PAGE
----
Apple had trouble delivering its 27-inch iMac, introduced in October 2009. A report in Wired said some consumers had reported technical issues with the computer and speculated that the lack of timely delivery could be a consequence of these problems. Apple subsequently apologized to affected customer "for any inconvenience or delay." It did not acknowledge any manufacturing or technical issues.
16. For Mishandling The Launch Of MobileMe, July 16, 2008
Apple's .Mac service, launched in 2002, was discontinued in 2008 and .Mac customers were migrated to MobileMe, the predecessor to iCloud. Unfortunately, things didn't go so well. Some users were unable to log in, others reported synchronization issues. Apple promptly said it was sorry. Apple spokesman Bill Evans told Macworld that the "transition was a lot rockier than we had hoped." To make its apology more appealing, the company offered MobileMe subscribers a 30-day subscription extension at no charge.
17. For "Disappointing Some Of You" By Cutting iPhone Prices, September 6, 2007
When the iPhone went on sale in June 2007, it cost $499 for a 4-GB model and $599 for an 8-GB model. Two months later, Apple dropped the price by $200 and early adopters cried foul. Steve Jobs, Apple's CEO at the time, stood by the decision to cut prices but apologized nonetheless. "We want to do the right thing for our valued iPhone customers," he wrote in an open letter. "We apologize for disappointing some of you, and we are doing our best to live up to your high expectations of Apple."
18. For Financial Irregularities, October 4, 2006
From 1997 through 2002, Apple granted company stock options to some employees improperly. The shares were backdated--dated such that they were priced on a different date than they were granted. If the price of the stock on the set date is lower than it was on the actual grant date, the options recipient stands to gain by the difference in the share price when the options are exercised and the stock is then resold at a higher market price.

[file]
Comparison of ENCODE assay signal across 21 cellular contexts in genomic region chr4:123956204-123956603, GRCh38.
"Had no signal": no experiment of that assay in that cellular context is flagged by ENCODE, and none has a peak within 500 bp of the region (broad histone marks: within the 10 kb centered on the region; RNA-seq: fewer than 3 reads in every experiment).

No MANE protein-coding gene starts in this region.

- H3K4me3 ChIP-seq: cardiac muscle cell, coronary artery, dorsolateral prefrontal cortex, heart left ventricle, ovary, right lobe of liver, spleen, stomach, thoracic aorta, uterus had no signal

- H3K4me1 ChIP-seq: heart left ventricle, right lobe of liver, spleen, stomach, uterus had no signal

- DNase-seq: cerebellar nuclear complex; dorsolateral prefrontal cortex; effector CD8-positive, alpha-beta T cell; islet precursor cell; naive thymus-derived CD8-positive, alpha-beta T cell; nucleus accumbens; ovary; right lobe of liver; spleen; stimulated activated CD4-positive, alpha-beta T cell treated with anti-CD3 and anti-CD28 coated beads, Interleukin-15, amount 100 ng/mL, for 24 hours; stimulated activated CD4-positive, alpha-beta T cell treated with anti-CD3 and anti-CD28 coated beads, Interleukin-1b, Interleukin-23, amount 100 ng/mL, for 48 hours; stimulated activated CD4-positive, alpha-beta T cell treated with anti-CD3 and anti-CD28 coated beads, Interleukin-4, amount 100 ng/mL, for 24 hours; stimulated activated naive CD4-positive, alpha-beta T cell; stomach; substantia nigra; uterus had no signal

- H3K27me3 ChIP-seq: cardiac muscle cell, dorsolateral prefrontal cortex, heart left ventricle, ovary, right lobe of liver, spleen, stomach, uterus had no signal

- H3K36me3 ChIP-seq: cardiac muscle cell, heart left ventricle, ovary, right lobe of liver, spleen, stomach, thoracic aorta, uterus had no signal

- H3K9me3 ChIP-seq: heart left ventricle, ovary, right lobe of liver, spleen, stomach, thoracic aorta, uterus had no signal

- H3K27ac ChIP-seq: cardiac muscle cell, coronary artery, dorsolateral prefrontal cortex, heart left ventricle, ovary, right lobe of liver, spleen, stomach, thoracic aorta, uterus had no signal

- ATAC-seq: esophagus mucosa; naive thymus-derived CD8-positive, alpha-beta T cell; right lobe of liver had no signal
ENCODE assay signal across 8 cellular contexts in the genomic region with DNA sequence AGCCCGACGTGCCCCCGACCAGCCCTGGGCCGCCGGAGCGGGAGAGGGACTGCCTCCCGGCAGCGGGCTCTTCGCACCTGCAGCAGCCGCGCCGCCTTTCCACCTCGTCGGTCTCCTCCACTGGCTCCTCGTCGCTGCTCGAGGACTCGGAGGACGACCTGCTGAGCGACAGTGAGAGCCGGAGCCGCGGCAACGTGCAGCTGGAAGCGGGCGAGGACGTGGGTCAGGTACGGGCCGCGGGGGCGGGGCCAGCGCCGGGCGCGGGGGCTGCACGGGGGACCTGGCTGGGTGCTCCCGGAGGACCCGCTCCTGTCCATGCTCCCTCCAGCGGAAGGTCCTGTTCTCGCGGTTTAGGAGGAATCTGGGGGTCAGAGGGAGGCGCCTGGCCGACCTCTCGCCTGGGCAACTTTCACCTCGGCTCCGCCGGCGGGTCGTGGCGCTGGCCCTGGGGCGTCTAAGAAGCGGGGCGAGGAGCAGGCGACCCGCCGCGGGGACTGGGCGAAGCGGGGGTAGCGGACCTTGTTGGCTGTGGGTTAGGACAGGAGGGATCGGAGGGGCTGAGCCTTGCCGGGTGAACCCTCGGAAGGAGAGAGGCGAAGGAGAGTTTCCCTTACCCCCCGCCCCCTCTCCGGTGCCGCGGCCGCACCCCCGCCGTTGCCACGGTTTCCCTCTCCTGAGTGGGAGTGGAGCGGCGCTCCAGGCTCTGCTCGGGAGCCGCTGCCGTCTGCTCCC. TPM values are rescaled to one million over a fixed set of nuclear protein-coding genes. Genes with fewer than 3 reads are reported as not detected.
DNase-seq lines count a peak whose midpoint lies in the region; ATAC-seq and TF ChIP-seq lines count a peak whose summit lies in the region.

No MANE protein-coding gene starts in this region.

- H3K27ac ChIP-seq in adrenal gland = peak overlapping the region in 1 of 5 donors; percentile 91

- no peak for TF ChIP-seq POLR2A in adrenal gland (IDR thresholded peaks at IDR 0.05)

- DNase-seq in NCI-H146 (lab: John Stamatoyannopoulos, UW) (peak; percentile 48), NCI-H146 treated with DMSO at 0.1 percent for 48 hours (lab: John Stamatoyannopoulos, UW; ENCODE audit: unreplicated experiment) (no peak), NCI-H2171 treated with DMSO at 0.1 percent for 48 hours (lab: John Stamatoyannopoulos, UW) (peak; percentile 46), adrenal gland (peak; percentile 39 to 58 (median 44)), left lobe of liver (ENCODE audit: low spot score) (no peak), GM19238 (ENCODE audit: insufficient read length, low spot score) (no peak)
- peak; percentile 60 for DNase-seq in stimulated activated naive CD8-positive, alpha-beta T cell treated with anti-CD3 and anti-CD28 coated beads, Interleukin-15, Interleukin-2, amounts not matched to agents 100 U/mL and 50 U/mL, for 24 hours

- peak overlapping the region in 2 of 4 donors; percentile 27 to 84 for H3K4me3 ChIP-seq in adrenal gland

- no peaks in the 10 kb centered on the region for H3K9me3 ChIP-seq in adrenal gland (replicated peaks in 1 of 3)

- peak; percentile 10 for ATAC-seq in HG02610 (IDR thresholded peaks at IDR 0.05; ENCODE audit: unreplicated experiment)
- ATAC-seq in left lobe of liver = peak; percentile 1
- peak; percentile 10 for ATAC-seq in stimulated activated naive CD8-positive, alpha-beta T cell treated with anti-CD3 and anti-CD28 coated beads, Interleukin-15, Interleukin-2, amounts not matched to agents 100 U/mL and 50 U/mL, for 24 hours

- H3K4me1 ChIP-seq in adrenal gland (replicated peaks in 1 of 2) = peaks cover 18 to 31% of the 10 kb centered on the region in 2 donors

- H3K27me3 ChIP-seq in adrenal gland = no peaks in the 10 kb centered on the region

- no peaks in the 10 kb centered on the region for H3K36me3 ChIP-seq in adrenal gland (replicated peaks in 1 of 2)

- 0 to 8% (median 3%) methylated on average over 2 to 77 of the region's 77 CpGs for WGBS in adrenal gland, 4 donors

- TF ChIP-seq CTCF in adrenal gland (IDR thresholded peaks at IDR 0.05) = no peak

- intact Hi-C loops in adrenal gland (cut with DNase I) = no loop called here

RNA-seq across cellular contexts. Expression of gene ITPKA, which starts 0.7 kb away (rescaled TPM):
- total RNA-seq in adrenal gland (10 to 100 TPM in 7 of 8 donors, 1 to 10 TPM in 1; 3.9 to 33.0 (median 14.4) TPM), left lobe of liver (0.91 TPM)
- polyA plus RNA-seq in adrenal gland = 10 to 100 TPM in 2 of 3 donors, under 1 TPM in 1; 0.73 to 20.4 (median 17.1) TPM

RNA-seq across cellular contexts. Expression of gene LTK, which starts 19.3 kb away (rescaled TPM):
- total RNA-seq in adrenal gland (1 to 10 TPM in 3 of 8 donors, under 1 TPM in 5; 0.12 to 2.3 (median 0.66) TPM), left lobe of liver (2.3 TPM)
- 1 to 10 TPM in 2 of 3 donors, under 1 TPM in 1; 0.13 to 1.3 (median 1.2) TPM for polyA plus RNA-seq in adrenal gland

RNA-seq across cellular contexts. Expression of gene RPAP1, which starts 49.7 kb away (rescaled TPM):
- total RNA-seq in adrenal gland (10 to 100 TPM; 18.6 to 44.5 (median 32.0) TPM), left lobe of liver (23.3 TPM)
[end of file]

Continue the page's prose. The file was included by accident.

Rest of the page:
Apple concluded that there were irregularities, there was litigation, and Fred Anderson, Apple's former CFO, resigned from the company's board of directors. But Steve Jobs was cleared of wrongdoing.
"I apologize to Apple's shareholders and employees for these problems, which happened on my watch," said Steve Jobs, Apple's CEO. "They are completely out of character for Apple. We will now work to resolve the remaining issues as quickly as possible and to put the proper remedial measures in place to ensure that this never happens again."
19. For Concerns About Terrorism, September 17, 2001
Less than a week after the September 11, 2001 terrorist attack on the United States, Apple cancelled its Apple Expo 2001 conference, which had been scheduled to open at the Paris Expo Porte de Versailles exhibition center on September 26, 2001. "We're canceling Apple Expo in the wake of last week's devastating and tragic events," said Steve Jobs in a statement. "We're sorry to disappoint our users and developers, but their safety is our primary concern."
20. To Bill Gates, For Saying Microsoft Made Mediocre Products, 1996
In the 1996 documentary Triumph of the Nerds, Steve Jobs dismissed Microsoft for its lack of taste. "The only problem with Microsoft is they just have no taste, they have absolutely no taste," he said. "... I have no problem with their success, they've earned their success for the most part. I have a problem with the fact that they just make really third-rate products." After the program aired, Jobs called Bill Gates, then CEO of Microsoft, to apologize. Sort of. According to Andy Hertzfeld an early Apple employee and present Google employee, Jobs called Gates to apologize for saying that publicly, not to apologize for mischaracterizing the company.